The One Thing Businesses Are Missing When Looking At Their Core Value

The One Thing Businesses Are Missing When Looking At Their Core Value

There is one absolute gem of advice for any business looking to make it big when it comes to innovation, according to Forrester vice president, research director, Michael Barnes.

Hannah Edensor
Posted by Hannah Edensor

Speaking at the Forrester CX Marketing Summit this morning, Barnes asked the audience who was sick of the word ‘disruption’, and to all those who raised their hands offered ‘innovation’ as a different buzzword to cling to.

Taking a leaf out of notable American businessman Jack Welch, Barnes said, “If the rate of change on the outside exceeds the rate of change on the inside, the end is near”.

To this end, Barnes’ first pearl of innovation wisdom was “the need to stay true to core values as a brand and understand what that core value is from your customer’s perspective”.

Using Kodak as an example, Barnes explained how, when faced with disruptions of technology and a flailing business, the company thought about what it’s core value was to consumers.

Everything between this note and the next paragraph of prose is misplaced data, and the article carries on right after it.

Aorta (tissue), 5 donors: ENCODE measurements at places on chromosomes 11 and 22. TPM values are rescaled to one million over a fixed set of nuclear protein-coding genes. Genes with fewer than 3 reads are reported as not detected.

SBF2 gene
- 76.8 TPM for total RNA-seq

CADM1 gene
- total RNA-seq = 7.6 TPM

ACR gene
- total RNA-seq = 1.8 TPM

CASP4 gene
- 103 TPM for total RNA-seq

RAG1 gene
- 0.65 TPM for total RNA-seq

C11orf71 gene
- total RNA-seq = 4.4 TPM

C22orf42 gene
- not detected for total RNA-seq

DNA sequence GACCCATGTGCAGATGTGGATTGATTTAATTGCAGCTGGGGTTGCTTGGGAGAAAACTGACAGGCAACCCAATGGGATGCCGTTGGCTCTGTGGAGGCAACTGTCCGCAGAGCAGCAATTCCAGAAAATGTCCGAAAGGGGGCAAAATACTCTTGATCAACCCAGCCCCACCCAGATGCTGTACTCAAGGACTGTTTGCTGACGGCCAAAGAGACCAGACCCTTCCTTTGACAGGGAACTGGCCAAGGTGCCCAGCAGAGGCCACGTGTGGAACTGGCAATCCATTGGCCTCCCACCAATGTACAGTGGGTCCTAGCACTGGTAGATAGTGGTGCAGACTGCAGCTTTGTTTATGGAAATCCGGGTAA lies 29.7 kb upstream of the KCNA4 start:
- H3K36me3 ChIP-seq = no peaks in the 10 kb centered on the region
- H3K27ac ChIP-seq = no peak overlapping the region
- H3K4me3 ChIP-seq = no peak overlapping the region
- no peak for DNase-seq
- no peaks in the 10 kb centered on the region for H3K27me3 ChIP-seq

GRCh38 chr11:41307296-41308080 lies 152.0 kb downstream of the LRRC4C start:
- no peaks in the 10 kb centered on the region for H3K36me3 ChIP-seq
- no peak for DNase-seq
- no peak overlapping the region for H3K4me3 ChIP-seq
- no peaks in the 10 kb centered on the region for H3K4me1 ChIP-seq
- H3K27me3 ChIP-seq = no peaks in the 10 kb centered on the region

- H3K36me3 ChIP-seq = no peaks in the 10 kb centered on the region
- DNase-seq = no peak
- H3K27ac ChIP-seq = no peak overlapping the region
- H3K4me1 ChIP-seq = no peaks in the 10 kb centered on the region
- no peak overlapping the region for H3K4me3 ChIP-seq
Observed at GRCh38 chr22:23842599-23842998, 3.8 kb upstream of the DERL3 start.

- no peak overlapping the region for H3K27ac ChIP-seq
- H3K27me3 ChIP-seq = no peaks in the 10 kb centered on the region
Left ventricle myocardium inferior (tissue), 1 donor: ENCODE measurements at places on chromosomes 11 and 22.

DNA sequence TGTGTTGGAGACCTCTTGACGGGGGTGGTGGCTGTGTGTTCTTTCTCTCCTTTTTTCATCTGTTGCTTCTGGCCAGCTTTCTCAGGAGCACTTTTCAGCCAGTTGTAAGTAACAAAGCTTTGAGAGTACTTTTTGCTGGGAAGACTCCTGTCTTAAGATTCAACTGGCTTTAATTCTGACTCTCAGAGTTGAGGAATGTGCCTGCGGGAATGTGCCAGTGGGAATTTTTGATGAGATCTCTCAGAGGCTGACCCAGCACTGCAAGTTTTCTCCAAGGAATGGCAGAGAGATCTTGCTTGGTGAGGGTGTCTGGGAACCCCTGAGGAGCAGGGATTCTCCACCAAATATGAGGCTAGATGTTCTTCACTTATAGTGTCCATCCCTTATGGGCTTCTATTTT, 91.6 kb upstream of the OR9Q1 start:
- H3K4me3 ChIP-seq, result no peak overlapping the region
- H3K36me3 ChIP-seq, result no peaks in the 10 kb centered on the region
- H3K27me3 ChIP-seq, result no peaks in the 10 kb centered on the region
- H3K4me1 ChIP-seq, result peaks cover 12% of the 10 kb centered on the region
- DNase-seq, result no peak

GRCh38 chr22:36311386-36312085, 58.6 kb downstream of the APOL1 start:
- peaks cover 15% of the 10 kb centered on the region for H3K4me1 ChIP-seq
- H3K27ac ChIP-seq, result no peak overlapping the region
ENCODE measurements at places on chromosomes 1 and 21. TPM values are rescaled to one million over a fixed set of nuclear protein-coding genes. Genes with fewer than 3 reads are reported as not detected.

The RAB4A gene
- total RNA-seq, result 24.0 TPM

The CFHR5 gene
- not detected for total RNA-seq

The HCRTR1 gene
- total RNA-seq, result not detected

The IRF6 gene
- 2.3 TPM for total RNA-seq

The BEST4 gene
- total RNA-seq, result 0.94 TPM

Thinking about what was integral to their product, film, they concluded they were a chemical company, and thus spent a massive amount of money buying a chemical business to grow again.

Barnes said this was clearly a miscommunication, because the core value had been there all along in its tagline ‘Kodak Moments’.

“Chemicals was never their core value – it was in creating memories, that was how they were perceived by their customers,” Barnes said.

“It was doomed to fail because they didn’t understand their core value for their customers.

“The key to innovation is the only way to really understand your core value from a customer perspective is to internalise an outside view. Think outside in as opposed to thinking inside out.

Barnes explained that for most companies, an ‘outside in’ perspective translated into a customer journey mapping, but that this was “not nearly enough”.

“We tend to focus on how and where we can intersect and engage with customers in their own lives but that’s not enough,” Barnes said.

“We need to engage them emotionally as well. Emotion is the key to fuelling culture and driving it forward.”